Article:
You’ve probably heard the phrase, “The grass is always greener on the other side of the hill…” What recent events have you had with IT that supports Dawn’s points?

  What other points can you add to her post?

  There are always going to be geeks that can understand many things about computers… And there are going to be those who can’t figure out how to use a smartphone… In reality, do you see a day coming when technology will NOT need someone to provide some level of support? Remember, the VHR (if you know what one is) was never championed by too many people…

Please share your thoughts with our audience in the comments section below!

More on This Topic

‘Why is everything so complicated for us? All this can be done in an easier way’.

Phone calls like these from the CEO are no longer to be expected after having read `Eine Million oder ein Jahr (One Million or One Year)’ — CIO Magazine, September 2006

It is definitely a clear and exceedingly practical signpost which should not be missing in IT interested people’s library. — Journal, July 2006

Top European CIO’s book translated to English
Favourite read of European CIOs has been translated to provide an insight into IT industry. One of the most popular books amongst European CIOs is now available in English. IT’s Hidden Face, written by Claude Roeltgen the CIO of one of Luxembourg’s top banks has been a top read amongst CEOs, CIOs and government ministers across the continent. — CIO UK, June 22, 2009

I came away realizing it might be the first time I read a book that talks comprehensively about management process and procedures of IT in a no-nonsense manner… A jungle of any sort is a challenging environment to map out, but Roeltgen does an excellent job of diagramming the IT shop — Chris Curran, CIODashboard.com, Dec 2, 2009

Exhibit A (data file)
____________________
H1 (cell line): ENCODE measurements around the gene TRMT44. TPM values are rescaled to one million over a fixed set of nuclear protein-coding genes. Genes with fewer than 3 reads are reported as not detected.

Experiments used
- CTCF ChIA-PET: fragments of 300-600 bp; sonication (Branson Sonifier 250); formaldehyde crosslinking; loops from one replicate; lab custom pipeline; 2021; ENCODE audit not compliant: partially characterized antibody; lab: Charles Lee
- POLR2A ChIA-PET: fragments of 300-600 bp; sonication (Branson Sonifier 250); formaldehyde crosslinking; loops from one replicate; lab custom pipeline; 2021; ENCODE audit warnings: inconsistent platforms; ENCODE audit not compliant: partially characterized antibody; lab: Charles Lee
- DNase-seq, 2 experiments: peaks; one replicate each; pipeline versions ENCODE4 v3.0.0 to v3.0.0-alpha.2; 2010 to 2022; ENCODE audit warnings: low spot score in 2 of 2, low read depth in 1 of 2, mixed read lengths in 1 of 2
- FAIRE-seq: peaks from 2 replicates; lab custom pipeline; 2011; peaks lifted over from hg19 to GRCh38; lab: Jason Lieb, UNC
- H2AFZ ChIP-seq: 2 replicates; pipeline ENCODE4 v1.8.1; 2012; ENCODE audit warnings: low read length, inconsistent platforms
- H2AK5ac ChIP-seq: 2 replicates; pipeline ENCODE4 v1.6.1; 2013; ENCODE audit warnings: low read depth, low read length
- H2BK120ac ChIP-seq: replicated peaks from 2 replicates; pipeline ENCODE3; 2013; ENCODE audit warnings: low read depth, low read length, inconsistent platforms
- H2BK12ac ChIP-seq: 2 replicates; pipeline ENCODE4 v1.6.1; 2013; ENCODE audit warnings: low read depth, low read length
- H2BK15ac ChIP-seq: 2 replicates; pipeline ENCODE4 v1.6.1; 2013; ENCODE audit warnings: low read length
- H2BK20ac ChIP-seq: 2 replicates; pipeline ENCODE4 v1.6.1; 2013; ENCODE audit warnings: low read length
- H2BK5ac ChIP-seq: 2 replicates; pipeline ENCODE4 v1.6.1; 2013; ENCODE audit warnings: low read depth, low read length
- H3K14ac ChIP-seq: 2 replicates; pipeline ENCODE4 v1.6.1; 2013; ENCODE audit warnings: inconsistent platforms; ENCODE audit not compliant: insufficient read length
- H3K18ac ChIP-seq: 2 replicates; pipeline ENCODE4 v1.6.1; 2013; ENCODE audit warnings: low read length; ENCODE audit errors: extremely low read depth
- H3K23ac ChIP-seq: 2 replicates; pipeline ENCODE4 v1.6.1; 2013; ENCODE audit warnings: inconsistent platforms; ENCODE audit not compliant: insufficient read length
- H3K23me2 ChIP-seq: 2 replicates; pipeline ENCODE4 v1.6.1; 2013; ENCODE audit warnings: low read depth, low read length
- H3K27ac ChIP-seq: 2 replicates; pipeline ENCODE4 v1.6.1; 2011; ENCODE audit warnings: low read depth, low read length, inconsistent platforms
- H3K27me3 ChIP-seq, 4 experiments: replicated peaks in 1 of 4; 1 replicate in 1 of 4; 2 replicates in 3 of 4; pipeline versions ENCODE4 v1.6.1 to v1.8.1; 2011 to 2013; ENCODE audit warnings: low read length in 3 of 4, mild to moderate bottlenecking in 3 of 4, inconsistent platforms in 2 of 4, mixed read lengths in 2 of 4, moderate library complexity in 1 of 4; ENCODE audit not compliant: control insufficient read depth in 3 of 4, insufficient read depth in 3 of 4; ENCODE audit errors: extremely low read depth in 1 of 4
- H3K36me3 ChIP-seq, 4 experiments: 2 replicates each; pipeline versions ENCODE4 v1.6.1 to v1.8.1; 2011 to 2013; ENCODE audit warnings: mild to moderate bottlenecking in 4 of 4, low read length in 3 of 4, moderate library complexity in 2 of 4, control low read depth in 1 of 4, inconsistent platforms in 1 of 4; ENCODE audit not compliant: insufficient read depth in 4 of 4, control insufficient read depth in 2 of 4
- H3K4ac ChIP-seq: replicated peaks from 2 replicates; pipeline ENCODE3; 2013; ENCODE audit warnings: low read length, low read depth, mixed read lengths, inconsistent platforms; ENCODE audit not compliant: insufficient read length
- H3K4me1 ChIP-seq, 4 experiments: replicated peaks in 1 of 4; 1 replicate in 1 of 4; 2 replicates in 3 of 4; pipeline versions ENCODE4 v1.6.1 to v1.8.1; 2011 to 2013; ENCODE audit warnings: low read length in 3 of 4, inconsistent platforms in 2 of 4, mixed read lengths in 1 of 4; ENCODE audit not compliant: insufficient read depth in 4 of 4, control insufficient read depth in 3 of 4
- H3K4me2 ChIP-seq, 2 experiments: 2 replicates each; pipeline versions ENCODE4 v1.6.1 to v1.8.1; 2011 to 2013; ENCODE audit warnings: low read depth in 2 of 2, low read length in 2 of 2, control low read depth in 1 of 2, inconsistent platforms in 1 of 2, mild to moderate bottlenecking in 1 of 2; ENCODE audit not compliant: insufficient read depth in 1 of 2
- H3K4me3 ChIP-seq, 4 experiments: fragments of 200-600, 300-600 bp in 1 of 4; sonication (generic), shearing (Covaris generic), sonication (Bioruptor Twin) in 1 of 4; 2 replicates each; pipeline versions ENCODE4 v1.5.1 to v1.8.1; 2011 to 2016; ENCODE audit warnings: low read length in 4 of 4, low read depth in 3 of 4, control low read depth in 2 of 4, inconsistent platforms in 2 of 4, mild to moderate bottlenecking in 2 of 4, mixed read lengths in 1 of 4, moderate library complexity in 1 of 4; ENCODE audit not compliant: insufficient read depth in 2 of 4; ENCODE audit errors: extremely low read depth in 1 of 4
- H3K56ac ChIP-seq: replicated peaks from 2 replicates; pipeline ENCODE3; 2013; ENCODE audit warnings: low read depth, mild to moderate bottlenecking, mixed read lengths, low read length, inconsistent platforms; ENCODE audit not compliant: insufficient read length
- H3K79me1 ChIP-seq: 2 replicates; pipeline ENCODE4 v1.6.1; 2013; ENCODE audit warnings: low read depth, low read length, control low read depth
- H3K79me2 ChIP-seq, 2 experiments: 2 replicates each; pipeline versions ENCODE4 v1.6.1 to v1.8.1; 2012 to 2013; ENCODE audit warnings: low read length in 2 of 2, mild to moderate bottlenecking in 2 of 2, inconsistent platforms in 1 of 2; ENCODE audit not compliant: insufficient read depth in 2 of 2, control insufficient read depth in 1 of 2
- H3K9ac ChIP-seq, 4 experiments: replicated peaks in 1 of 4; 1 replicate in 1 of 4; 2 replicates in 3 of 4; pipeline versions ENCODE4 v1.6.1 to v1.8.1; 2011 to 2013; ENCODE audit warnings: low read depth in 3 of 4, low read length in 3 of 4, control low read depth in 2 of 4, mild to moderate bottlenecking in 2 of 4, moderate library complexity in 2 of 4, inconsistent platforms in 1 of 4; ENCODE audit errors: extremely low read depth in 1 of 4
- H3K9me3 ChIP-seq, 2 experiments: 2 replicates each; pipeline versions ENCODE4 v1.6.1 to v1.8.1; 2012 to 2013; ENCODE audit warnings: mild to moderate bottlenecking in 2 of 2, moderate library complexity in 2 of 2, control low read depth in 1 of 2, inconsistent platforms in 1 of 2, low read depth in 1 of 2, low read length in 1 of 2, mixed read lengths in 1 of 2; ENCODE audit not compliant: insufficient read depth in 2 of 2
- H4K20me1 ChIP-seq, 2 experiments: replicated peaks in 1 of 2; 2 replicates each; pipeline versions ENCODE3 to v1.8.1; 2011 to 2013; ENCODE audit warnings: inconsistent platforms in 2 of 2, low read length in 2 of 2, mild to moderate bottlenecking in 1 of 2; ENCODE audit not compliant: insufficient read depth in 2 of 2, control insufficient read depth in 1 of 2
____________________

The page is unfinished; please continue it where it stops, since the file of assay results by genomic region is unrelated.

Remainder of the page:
His book tackles the communications gulf between IT … and the rest of the world. — ITKnowledgeexchangetechtarget.com, Nov 2, 2009

Favourite read of European CIOs has been translated to provide an insight into IT industry. One of the most popular books amongst European CIOs is now available in English. IT’s Hidden Face, written by Claude Roeltgen the CIO of one of Luxembourg’s top banks has been a top read amongst CEOs, CIOs and government ministers across the continent. —Top European CIO’s book translated to English CIO Magazine UK, June 22, 2009 

…provides a detailed overview of a variety of compelling IT topics including management, security, software instability and the day-to-day responsibilities of IT professionals. — CBR Magazine UK, Sep 2009

While the book is must reading for everyone in IT, it should be required reading for all C-Level executives and probably End Users as well. It might not be a bad idea for your significant other to read too so he or she can get an idea what you have to deal with everyday. This books strips away the myths and misconceptions of what goes on “behind the curtain” and explains in detail the challenges people in IT have to face each day. — Becker’s IT Training Blog Jan 31, 2010

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Dawn Altnam

Dawn Altnam is a regular contributor to The HRIS World, be sure to see her other articles listed just below.

Dawn lives & works in the midwest and loves following the business tech world.

After furthering her education, she now spends her time researching her interests and blogging her discoveries quite often.

You can reach Dawn via email, social media or by leaving a comment below...